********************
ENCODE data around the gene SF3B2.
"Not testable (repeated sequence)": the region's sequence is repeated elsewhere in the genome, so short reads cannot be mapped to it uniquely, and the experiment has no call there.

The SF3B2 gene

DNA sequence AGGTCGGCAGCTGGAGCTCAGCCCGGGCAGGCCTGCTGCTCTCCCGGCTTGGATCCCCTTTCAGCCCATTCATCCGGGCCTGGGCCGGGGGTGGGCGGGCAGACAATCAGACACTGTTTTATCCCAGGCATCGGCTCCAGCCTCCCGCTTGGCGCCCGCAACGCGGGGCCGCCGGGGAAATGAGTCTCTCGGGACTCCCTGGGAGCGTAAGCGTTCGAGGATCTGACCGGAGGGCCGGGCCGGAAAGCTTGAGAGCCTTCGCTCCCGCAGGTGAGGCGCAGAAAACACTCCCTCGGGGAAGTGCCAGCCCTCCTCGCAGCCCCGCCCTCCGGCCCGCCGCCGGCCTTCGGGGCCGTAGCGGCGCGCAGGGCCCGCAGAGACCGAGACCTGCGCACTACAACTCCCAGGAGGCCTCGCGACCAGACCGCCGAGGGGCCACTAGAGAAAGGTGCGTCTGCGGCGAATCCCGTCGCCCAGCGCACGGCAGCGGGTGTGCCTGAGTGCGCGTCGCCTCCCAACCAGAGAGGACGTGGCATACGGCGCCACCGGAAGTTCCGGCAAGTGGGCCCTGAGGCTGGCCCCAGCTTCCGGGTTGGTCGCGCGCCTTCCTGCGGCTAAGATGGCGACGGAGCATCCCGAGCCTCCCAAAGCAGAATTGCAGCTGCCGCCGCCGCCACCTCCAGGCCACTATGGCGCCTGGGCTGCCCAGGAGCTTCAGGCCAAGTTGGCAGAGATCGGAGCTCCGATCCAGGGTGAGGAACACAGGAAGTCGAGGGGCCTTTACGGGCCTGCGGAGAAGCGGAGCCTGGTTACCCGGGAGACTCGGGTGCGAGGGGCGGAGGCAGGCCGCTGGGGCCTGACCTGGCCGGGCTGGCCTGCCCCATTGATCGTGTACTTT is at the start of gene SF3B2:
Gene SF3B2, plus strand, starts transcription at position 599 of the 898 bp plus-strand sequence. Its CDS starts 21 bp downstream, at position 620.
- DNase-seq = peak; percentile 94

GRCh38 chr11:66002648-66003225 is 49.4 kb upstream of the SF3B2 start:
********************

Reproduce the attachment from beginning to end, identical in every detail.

ENCODE data around the gene SF3B2.
"Not testable (repeated sequence)": the region's sequence is repeated elsewhere in the genome, so short reads cannot be mapped to it uniquely, and the experiment has no call there.

The SF3B2 gene

DNA sequence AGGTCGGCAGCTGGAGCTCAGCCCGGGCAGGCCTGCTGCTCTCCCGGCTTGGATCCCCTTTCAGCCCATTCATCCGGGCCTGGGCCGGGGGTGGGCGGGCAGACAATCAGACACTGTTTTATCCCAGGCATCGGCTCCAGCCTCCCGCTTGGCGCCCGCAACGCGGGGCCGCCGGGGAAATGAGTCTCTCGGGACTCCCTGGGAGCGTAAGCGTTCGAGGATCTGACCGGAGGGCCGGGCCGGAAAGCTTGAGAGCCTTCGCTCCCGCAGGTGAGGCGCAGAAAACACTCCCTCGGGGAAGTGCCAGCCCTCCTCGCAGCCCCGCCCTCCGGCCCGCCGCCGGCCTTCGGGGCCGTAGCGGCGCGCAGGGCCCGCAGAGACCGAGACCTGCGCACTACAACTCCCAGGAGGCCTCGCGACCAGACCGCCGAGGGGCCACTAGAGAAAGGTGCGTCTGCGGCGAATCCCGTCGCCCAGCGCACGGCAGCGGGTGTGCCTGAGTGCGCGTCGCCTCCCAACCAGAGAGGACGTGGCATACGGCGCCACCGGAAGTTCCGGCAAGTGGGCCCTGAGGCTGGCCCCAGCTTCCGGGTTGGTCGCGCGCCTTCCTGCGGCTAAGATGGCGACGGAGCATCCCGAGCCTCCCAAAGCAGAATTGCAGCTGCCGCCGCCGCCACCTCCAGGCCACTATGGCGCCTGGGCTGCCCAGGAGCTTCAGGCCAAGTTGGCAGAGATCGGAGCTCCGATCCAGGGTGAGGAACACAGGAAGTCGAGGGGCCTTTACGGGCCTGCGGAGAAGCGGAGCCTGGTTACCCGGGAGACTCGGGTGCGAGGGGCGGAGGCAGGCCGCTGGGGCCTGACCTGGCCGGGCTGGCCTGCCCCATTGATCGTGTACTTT is at the start of gene SF3B2:
Gene SF3B2, plus strand, starts transcription at position 599 of the 898 bp plus-strand sequence. Its CDS starts 21 bp downstream, at position 620.
- DNase-seq = peak; percentile 94

GRCh38 chr11:66002648-66003225 is 49.4 kb upstream of the SF3B2 start: